With introductions out of the way, I want to talk about one of the biggest things I’ve focused on as a wrestling fan for years: The lack of competition for WWE. I’m a lifelong wrestling fan – my Dad got me into watching Macho Man and Ultimate Warrior when I was a kid. I stuck with it into the “Ruthless Aggression” era after which I petered out for a bit. I came back in college when my housemate watched Raw every week and have been watching steadily pretty much since. And through that time you can see a pretty even split when it comes to the WWE – the pre WCW purchase, and the post. Now, I’m not going to sit here and tell you that one side of that split was good and the other was bad. WWE has had its ups and downs throughout its existence, but I think you can see, much like any other large company out there, it reacted more quickly to its failures when it had competition. And while today’s WWE can still be painfully slow to shift from failing storylines, often dropping them unceremoniously when they finally decide to do so, I believe we’re about to turn a corner.

For the first time since 2000, it finally feels like the WWE has competition, and what’s interesting is that it seems to be coming from within. Interesting because we’re sort of going through a wrestling renaissance, and yet other companies don’t really threaten WWE’s market hold, and in reality aren’t even trying. Various independent companies are bringing back the feel of wrestling territories: New Japan Pro Wrestling now has a recap show in the U.S., Lucha Underground has confirmed a second season on the El Rey Network, and whatever is going on with TNA and GFW is still happening on Destination America. DA even has a Ring of Honor show. There are more options than ever for a fan to watch, and yet, like I said, these options aren’t threatening WWE. NXT on the other hand, is a completely different story.

With their weekly show from Full Sail, the live event preceding Summer Slam from Brooklyn, and their tour of the UK, NXT is becoming much more than a developmental program. WWE doesn’t release viewership numbers for NXT, but I imagine it has some of the largest numbers on the Network. Combine it with each month’s main WWE PPV (or special event) and you’ve got the primary selling point for ponying up $9.99 each month. The reason, I believe, is because they offer a product that is distinctly WWE, but somehow still different than RAW or Smackdown. NXT, in a way, is the WWE vision and style, but distilled into a more focused product. It is well served by its one hour run time. Storylines are allowed to breathe and run their course, and very regularly have a distinct beginning, middle, and end. Superstars are allowed to have exaggerated gimmicks and are still taken seriously. Tyler Breeze is basically Zoolander, and yet he was a consistent contender for the NXT championship; a silly character who can (and was allowed to) dazzle in the ring. Let’s hope that continues on the main roster.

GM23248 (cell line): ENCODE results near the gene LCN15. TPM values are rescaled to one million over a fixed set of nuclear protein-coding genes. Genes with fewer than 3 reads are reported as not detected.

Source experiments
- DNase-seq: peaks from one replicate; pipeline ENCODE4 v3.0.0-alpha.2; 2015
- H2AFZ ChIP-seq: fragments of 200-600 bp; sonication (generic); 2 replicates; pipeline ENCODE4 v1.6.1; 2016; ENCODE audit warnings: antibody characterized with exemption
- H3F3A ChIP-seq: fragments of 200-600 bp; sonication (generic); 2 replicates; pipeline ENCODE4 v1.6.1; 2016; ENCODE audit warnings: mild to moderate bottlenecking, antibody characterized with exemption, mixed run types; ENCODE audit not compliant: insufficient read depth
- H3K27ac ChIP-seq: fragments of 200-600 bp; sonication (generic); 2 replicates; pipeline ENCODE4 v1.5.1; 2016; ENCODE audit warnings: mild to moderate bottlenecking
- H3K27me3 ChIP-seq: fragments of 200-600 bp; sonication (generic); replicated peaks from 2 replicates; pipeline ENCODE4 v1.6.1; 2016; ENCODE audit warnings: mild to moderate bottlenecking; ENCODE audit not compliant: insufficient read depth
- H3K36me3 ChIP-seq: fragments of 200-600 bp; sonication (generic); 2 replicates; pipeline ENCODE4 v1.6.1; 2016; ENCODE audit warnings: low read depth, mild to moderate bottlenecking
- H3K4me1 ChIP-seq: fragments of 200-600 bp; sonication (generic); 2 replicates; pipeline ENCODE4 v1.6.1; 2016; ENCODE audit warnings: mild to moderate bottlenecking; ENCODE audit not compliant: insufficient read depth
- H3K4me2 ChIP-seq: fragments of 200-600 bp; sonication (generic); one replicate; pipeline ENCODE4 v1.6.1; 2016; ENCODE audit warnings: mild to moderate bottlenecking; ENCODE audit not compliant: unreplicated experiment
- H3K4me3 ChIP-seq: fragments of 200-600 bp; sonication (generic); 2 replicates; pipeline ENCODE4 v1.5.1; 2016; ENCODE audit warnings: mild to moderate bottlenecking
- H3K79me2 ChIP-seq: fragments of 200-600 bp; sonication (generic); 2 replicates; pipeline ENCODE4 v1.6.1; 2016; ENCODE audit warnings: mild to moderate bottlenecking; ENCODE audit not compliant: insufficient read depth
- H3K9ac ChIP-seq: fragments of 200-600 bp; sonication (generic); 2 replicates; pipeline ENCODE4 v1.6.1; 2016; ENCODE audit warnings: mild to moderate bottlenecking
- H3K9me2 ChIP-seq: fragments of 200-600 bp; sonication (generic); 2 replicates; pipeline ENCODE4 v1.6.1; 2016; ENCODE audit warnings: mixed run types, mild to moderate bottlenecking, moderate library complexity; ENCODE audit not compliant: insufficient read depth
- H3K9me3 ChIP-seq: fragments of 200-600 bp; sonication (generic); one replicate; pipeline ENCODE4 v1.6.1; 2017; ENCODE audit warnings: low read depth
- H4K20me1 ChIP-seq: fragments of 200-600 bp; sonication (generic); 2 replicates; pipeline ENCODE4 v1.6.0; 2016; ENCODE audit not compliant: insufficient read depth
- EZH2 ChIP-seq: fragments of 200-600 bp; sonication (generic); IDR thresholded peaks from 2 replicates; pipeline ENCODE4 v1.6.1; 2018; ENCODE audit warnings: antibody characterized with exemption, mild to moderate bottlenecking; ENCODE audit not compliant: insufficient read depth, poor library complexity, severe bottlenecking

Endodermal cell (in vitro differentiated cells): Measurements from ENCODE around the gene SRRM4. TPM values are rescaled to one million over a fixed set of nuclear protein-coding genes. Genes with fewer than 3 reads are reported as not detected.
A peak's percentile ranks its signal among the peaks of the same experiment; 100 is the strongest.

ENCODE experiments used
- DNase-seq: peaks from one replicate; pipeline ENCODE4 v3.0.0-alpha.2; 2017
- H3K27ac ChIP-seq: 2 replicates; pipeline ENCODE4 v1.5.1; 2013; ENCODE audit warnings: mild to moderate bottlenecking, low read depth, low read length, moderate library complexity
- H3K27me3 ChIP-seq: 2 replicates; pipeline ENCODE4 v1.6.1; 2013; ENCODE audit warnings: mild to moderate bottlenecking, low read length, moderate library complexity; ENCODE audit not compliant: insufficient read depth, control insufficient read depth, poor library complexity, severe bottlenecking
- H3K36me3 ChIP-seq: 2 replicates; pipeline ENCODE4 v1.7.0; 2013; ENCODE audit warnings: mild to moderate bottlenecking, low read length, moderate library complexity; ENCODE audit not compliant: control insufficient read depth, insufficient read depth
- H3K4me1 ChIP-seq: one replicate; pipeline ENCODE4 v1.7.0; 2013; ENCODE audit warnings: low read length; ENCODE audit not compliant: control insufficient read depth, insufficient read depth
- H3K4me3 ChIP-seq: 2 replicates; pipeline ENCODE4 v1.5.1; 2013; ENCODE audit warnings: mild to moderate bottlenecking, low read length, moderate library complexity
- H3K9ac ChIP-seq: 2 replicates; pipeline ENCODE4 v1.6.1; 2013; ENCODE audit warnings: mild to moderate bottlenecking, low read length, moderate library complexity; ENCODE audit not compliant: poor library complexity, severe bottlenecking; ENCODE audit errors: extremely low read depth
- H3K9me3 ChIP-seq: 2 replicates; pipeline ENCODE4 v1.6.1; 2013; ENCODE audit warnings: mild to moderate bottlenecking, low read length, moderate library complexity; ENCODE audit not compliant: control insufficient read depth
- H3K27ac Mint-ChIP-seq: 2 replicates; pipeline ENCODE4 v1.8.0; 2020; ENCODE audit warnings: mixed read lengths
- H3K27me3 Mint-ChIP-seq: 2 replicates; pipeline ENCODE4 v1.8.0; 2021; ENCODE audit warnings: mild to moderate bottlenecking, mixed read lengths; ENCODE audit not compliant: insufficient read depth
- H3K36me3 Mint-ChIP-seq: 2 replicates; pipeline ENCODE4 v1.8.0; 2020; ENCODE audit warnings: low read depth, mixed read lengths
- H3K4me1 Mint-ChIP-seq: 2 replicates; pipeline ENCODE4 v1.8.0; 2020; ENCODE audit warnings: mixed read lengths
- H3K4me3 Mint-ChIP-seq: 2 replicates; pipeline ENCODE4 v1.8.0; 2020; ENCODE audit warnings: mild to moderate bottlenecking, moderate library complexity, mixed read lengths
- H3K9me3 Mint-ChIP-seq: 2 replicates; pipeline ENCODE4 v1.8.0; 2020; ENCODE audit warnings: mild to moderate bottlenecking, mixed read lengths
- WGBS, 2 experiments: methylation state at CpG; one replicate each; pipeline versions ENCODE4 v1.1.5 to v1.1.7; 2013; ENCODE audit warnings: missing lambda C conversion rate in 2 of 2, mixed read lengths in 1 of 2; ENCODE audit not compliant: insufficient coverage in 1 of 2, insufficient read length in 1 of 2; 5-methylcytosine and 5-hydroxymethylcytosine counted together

Yet NXT isn’t an R-rated show, like the Attitude Era. It’s not billed as a throwback show that relives the “glory days”, and it’s not marketed exclusively to my generation of wrestling fan. Whereas RAW tries to reach a diverse audience by focusing specific wrestlers on specific demographics, the NXT roster is accessible to the entire NXT audience. I love Bayley, with all her headbands and wacky inflatable arm flailing tube men, just as much as I love Finn Balor, because they’re each 3 dimensional characters that have hopes, desires, and flaws and kick ass in the ring. They also a do a better job of pacing characters and embracing their depth. I’m sorry, but I don’t need to see Randy Orton RKO people every week. I don’t need to see The Wyatts cut another cryptic promo every time I tune in. I don’t need to see the Authority screw over the babyface at 10:45 pm every Monday. And I like all of these characters (to varying degrees!), but there are other superstars I like too and would love to see them get some time. And maybe I’d care more about Sheamus vs. Randy Orton if I didn’t see it every week for three months and three pay per views.

So there are functional differences between RAW and NXT. But it’s still the WWE style, one that has been honed over the course of 30 years. These characters are still larger than life and cartoony. There are heroes and villains. People fight for both petty and honorable reasons. Baron Corbin is a heel essentially because he is a self acknowledged asshole and doesn’t give a shit. Bull Dempsey became a face because he was out of shape and nearly lost his job, but the experience humbled him and he stopped being angry. The Bull Fit angle is pretty much the Dusty Rhodes Blow Away Diet. It’s silly and unbelievable. We’ve seen these kinds of characters before. So what’s the real difference and how is it impacting RAW?